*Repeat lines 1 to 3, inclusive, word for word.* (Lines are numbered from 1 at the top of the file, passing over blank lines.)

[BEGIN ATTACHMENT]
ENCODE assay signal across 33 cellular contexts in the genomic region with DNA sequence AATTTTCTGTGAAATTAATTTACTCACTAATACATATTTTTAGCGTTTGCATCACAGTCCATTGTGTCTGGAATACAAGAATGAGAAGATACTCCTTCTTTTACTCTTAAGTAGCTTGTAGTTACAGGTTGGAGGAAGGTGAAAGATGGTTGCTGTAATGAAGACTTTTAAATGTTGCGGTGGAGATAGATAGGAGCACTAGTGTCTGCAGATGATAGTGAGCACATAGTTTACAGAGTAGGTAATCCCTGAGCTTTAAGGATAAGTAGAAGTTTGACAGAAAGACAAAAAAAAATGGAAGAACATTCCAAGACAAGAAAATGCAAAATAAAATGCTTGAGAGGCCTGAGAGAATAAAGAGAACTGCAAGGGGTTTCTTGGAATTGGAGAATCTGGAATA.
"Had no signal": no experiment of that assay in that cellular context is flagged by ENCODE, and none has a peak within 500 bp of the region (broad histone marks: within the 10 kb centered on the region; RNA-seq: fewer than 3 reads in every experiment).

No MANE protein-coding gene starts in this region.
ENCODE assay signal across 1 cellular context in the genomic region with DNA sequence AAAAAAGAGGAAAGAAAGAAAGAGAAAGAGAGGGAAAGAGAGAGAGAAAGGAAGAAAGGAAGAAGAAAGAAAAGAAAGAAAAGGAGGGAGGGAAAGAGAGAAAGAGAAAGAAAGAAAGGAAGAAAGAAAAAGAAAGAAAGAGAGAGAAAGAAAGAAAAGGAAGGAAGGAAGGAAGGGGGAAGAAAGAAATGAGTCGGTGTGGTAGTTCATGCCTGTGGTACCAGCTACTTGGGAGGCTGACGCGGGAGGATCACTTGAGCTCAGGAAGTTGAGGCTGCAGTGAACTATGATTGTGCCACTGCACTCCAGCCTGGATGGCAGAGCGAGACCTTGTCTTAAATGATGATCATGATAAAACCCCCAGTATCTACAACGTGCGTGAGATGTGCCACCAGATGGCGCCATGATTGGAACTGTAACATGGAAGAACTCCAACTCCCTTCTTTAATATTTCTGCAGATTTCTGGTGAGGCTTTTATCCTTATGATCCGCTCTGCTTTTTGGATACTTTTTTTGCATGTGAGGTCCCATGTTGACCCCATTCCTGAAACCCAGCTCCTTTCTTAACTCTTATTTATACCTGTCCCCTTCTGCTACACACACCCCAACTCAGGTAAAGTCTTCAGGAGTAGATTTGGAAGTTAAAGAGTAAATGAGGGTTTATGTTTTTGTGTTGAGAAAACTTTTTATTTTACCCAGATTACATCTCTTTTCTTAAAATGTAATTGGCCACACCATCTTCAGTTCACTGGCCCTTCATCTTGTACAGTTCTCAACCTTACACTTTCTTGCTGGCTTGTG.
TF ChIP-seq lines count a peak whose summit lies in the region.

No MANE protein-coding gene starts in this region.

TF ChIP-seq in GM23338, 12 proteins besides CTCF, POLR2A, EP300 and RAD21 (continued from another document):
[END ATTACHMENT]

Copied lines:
ENCODE assay signal across 33 cellular contexts in the genomic region with DNA sequence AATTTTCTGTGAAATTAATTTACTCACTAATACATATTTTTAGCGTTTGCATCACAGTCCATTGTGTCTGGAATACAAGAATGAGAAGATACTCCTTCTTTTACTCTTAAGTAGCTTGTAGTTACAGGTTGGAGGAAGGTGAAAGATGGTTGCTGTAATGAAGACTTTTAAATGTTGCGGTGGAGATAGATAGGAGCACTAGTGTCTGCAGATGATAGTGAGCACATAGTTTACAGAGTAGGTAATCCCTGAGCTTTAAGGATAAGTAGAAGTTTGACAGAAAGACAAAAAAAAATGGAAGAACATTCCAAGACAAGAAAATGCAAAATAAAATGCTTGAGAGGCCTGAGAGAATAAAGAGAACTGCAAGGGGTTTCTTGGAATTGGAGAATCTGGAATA.
"Had no signal": no experiment of that assay in that cellular context is flagged by ENCODE, and none has a peak within 500 bp of the region (broad histone marks: within the 10 kb centered on the region; RNA-seq: fewer than 3 reads in every experiment).

No MANE protein-coding gene starts in this region.